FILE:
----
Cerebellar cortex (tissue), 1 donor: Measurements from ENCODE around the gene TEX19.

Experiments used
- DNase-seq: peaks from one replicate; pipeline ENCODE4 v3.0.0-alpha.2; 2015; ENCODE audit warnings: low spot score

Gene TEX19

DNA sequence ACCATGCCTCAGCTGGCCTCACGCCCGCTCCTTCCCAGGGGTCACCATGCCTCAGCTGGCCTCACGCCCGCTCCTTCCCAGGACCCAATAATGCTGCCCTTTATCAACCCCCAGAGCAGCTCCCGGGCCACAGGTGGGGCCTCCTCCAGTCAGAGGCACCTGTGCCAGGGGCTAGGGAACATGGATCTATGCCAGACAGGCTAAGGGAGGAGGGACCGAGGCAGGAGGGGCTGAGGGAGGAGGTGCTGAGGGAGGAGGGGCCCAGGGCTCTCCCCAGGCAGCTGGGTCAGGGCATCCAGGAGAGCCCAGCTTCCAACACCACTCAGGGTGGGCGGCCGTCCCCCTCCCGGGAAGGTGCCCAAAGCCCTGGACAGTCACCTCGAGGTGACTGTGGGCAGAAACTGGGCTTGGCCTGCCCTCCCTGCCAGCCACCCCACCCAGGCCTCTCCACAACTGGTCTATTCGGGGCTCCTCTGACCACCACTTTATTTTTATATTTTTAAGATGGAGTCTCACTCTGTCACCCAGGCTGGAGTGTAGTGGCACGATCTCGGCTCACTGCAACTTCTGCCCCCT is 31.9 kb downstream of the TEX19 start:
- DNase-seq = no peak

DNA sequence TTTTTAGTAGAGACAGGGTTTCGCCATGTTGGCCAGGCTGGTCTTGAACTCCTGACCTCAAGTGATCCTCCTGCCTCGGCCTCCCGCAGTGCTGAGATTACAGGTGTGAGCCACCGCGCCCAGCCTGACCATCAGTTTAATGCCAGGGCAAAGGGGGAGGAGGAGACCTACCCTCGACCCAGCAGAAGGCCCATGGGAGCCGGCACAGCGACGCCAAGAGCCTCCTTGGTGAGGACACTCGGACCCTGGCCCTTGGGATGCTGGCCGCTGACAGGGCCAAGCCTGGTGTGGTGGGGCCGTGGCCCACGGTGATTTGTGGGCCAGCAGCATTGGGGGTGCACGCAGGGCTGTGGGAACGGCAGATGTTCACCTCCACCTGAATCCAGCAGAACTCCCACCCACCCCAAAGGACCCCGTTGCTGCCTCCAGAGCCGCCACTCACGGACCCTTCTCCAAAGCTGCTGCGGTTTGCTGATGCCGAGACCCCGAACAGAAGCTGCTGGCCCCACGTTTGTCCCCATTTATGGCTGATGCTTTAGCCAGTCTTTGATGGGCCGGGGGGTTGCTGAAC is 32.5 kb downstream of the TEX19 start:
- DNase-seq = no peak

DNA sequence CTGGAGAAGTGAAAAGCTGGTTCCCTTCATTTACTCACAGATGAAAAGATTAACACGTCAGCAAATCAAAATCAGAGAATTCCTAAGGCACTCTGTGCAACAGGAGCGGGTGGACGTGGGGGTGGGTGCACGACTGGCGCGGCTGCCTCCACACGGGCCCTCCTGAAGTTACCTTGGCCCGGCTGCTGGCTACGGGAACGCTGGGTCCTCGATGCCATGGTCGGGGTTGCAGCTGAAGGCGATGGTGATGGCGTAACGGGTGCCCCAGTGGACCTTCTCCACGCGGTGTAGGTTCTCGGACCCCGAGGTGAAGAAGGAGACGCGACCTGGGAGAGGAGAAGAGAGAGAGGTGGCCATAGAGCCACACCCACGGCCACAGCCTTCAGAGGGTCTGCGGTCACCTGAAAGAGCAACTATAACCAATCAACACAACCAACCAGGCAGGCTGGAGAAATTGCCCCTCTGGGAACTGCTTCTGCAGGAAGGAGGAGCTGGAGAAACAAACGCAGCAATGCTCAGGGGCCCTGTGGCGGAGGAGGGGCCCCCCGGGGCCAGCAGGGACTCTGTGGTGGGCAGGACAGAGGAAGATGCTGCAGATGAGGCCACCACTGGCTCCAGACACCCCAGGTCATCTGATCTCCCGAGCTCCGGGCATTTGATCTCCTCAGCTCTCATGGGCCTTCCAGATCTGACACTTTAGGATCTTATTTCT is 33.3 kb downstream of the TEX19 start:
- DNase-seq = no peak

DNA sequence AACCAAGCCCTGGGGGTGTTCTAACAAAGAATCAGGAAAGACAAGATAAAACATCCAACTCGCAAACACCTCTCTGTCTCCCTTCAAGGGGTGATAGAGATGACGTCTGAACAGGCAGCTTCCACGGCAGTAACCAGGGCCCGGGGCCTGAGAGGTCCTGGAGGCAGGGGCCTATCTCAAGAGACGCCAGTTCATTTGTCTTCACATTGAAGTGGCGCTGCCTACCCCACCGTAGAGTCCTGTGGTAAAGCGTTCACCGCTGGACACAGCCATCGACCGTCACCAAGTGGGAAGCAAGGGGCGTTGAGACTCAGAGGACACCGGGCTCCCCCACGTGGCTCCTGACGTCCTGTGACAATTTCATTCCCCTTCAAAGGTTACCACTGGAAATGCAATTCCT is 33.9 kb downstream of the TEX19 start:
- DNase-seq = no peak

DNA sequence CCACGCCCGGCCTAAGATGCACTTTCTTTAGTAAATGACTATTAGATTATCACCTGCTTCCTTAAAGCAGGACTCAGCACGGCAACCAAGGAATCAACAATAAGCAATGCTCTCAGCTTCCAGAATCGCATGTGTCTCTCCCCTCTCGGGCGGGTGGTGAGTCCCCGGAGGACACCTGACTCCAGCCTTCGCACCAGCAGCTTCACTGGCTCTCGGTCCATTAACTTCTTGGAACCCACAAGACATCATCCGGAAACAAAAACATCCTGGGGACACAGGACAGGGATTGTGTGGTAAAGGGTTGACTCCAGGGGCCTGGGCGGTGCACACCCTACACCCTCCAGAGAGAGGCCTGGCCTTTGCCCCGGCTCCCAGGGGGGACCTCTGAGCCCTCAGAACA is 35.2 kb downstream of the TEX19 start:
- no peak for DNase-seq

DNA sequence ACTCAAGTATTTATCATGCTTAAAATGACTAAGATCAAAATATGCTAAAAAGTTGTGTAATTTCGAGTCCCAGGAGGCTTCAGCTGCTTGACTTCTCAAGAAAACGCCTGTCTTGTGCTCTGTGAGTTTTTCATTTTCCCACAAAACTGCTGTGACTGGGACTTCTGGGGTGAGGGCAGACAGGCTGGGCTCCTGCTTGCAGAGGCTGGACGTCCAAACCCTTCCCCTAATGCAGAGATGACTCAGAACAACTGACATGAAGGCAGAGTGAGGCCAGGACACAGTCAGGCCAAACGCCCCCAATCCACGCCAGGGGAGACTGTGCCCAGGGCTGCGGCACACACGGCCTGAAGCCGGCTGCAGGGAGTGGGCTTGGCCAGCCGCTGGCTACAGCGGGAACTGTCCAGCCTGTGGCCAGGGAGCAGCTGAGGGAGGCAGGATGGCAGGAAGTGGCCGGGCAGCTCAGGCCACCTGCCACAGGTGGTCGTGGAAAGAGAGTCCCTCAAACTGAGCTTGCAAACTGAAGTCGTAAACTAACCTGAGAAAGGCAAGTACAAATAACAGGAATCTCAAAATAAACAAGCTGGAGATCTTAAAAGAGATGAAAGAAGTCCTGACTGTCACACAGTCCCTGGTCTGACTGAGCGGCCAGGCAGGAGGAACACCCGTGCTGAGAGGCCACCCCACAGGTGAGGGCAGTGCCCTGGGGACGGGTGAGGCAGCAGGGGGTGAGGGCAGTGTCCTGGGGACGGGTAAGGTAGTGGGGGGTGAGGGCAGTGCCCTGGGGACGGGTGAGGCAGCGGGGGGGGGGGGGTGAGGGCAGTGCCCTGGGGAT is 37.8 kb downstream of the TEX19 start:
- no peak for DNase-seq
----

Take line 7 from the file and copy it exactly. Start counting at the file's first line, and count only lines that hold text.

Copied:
DNA sequence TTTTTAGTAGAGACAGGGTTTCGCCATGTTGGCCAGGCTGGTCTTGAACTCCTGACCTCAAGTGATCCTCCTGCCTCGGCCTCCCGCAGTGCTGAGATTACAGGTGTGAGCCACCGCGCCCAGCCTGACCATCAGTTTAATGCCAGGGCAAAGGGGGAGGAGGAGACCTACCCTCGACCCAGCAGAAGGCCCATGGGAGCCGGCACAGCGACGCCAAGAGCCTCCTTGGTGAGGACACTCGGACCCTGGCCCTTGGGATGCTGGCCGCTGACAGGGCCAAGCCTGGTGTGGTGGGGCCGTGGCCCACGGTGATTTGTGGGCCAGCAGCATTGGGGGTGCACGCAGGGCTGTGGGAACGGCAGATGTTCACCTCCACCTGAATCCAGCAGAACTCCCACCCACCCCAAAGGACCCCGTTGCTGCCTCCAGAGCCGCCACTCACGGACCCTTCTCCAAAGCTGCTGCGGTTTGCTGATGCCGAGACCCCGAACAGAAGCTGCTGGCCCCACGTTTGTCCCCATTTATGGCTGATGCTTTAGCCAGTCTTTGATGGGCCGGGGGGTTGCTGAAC is 32.5 kb downstream of the TEX19 start: